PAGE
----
Aussie regulator: We are struggling to keep up with Big Tech
Australia’s competition watchdog is recommending an overhaul of merger laws across the Tasman as it cites the power of Big Tech and its digital economy business models as a threat to the traditional competitive landscape.
The Australian Competition and Consumer Commission chair Gina Cass-Gottlieb told a National Press Club audience in Canberra yesterday that “technological advances are driving rapid structural changes to markets” requiring a new regulatory approach.
“A handful of large tech companies are playing increasingly important roles in our lives, as gatekeepers over how we interact with each other and businesses, and yet in many cases, these companies face only limited competitive constraint,” Cass-Gottlieb said during her address.
Gina Cass-Gottlieb at the National Press Club, Canberra
The ACCC recommends that Australian law changes to require companies to gain formal clearance from the regulator before pursuing any merger and acquisition plans - a process that could apply ot major digital companies active in the Australian market.
Currently, companies are free to develop their proposals for merging ahead of formally seeking approval for the merger from the ACCC. They can give the regulator a heads-up that they are working on a merger proposal, but it's an informal process and not mandatory.
Asked about Meta’s acquisition of gif creation website Giphy, Cass-Gottlieb said that under the current regime, the ACCC currently had “no capacity” to scrutinize such transactions and the potential impact on the competitive landscape in Australia because the companies concerned had no obligation to give the ACCC a heads-up.
Meta last year sold Giphy after the UK’s competition watchdog, the Competition and Markets Authority, demanded that it divest its new acquisition because it entrenched the social networking companies market power.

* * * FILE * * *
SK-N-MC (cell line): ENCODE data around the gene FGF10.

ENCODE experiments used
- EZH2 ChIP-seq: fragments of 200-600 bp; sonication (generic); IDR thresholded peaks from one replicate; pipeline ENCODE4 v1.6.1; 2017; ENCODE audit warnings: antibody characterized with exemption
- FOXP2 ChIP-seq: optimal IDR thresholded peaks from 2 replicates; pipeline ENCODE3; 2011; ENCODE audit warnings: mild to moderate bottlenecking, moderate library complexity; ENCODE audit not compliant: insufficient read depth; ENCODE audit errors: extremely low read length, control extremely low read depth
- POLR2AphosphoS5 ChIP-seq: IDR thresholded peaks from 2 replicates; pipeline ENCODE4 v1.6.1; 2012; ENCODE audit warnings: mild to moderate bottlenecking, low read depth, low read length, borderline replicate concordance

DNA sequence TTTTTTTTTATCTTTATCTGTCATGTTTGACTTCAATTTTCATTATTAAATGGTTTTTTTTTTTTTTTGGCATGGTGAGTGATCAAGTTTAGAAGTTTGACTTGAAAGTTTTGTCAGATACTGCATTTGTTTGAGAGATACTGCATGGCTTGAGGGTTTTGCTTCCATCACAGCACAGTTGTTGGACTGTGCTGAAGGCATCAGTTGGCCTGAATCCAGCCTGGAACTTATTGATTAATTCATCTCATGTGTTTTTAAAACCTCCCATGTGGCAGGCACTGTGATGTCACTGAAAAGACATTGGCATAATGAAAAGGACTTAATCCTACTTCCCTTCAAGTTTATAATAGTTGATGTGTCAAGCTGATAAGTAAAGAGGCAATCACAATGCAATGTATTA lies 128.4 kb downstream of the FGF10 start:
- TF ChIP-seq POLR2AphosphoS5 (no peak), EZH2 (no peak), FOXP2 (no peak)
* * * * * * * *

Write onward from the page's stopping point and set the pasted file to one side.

“A proper process, without going to court cases, will allow us to be assured that we have sufficient time to scrutinise to take action where there are likely to be competition harms and also be looking more transparent to the public, to participants interested, and also to parties themselves about the process,” Cass-Gottlieb said.
The subscription trap
Earlier this week, Cass-Gottlieb also took aim at anti-competitive practices online service providers were engaging in. She said online games, media and streaming services regularly offer free trials or cit-price subscriptions for limited periods, but make it hard to unsubscribe from them before standard pricing kicks in.
“Everyone calls it a subscription trap,” she said. “The terms and conditions say you can unsubscribe, but the practice of it is ... almost impossible or bordering on impossible to do.”
The ACCC has been increasingly proactive on the digital front, designing a scheme for Facebook and Google to reimburse media outlets for carrying their news-related content and undertaking a competition review of the digital landscape.
Its proposed changes to merger law are a step back from the tougher laws recommended by Cass-Gottlieb’s predecessor Rod Sims, which the Morrison government declined to pursue.
Our own Commerce Commission has been subdued on the digital economy and issues thrown up by the power and reach of Big Tech companies. It devoted significant resources to investigating the Sky TV-Vodafone merger proposal and the NZME-Stuff merger. The ComCom rejected both proposals.
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